Cash-strapped Northamptonshire County Council is proposing to reduce the amount it pays to nurseries and childminders in a bid to reduce £1.8m from its early years payments.
Early years providers are up in arms about the proposal which comes in the midst of an 18-month ongoing payment fiasco which has seen the county authority underpaying hundreds of businesses and childminders by thousands of pounds after failing to work a new payment system.
The authority says it has overspent by £1.5m in its early years budget this year and should have reduced subsidies before now.
The authority, whose children’s services is being overseen by a Government-appointed children’s commissioner and has a new head of service, says if it does not make reduce the amount it gives to early years providers it will go £1.8m over budget in 2019/20.
It is proposing from April to reduce the amount of subsidies it pays to providers which provide what are seen as extras such as ‘quality’, given to those childminders or nurseries whose staff have certain qualifications. This could save the council £1m. There are also plans to cut the amount given in subsidies to those who look after children from deprived areas and also a special educational needs subsidy.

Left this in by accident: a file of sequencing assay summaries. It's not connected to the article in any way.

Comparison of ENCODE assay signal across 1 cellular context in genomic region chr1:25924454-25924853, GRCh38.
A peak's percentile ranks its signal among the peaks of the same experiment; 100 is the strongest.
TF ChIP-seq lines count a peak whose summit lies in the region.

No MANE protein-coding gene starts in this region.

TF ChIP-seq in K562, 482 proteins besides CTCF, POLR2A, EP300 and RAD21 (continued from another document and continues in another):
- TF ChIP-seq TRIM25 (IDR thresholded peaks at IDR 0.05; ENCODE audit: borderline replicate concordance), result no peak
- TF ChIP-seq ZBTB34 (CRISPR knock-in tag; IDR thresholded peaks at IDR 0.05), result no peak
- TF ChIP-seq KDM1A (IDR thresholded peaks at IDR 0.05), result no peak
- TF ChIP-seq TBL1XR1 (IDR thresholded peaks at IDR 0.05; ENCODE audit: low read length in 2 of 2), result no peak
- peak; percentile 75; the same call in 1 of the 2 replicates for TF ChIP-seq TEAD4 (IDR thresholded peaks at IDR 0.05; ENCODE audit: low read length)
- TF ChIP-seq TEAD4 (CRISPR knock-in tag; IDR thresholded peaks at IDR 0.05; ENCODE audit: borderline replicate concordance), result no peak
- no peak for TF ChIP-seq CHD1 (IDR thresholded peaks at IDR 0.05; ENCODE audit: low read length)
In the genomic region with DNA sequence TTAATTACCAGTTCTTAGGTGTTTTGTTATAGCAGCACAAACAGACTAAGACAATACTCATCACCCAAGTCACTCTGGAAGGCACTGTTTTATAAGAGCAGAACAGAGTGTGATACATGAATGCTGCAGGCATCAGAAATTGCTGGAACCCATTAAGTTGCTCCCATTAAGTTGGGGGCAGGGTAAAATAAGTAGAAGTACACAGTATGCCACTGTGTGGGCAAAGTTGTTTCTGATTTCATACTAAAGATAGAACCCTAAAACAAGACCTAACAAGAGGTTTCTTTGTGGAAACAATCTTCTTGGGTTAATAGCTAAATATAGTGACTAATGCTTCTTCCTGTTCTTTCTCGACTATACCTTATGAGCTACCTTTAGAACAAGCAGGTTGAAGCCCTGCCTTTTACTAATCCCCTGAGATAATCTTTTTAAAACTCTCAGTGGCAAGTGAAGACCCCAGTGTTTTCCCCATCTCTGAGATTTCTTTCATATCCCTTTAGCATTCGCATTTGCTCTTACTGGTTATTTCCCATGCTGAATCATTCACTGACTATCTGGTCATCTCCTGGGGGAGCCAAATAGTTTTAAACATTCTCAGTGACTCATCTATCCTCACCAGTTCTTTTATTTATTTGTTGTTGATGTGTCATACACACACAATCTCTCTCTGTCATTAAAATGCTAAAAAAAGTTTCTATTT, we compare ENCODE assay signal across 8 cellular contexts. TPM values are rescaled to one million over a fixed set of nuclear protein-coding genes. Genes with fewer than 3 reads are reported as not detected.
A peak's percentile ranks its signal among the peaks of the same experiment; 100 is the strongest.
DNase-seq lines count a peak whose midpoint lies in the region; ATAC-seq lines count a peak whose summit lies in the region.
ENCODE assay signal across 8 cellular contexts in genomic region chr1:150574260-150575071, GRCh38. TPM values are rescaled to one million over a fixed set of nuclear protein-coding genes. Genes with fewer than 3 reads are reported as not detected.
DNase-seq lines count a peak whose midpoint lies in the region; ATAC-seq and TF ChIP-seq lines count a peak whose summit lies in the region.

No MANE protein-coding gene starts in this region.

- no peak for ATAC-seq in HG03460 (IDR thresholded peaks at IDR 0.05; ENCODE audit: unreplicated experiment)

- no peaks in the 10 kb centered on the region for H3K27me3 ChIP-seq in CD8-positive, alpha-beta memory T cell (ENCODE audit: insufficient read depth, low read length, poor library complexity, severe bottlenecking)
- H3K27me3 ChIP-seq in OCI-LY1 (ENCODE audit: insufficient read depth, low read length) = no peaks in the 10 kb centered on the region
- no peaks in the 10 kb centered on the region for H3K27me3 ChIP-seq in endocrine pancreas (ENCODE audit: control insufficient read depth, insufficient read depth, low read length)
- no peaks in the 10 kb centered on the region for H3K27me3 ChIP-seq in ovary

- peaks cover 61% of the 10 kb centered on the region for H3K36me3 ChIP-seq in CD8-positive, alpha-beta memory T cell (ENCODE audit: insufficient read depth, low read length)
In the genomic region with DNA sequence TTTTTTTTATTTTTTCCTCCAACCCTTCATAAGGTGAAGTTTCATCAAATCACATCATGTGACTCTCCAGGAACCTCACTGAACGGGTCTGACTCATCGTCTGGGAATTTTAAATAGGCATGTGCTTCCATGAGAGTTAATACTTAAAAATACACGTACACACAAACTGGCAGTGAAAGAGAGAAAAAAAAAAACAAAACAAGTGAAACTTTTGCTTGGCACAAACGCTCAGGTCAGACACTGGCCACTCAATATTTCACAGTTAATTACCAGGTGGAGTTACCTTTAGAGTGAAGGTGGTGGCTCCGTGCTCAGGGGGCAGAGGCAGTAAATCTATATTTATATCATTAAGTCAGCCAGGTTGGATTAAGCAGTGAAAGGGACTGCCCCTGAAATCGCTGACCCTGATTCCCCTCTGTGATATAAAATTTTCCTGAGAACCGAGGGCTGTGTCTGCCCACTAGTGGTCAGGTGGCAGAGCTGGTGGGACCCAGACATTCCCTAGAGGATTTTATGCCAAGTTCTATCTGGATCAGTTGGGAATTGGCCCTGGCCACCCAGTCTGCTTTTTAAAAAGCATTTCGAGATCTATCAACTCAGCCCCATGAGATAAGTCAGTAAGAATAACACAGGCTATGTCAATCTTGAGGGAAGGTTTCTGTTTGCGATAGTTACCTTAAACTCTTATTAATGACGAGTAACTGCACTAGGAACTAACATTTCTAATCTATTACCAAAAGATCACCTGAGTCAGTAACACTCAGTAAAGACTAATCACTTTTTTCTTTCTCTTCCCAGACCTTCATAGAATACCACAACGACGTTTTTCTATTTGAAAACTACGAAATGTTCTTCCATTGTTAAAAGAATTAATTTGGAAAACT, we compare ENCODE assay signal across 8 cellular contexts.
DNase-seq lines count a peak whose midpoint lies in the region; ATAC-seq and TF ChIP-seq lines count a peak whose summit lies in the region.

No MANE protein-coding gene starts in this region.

Childminder Lynn Haycocks, from Great Oakley, said the news has come as a big shock to early years providers as before the proposal was made public it had been thought a drop in subsidies may have been countered by a rise in the basis rate.
Former teacher Lynn receives an extra 50p per hour on top of the £3.66 per hour basic rate.
The proposal is to either remove this subsidy completely or cut it by half or more.
She said: “Working it out generally I am going to lose £600 a year just thinking the figures through quickly with three children on funded. What about nurseries?”
A report to be discussed by the schools forum being held in Northampton later today (March 18) says: “With the information we now have available it is clear early years costs including early years single funding formula payments to early years providers should have been reduced for the 2018- 19 financial year.
“This did not take place which is why the overspend is occurring in 2018-19 and will continue unless action is taken.
“The local authority is aware of the significant impact of the proposed changes, but in 2018-19 we are spending more than the government grant that we are receiving. This is not sustainable.
“If continued it would require cuts in schools or high needs budgets and services or a LA contribution which is also unlikely.”
The proposal will see the base rate of £3.66 per hour per child aged three to four stay the same. The £5.10 hourly rate for two-year-olds will also stay the same.
There are 601 early years providers in Northants who between them look after 10,453 under-fives.
The schools forum, which is made up of nurseries, teachers and schools representatives, will decide whether to back the proposal at the meeting today.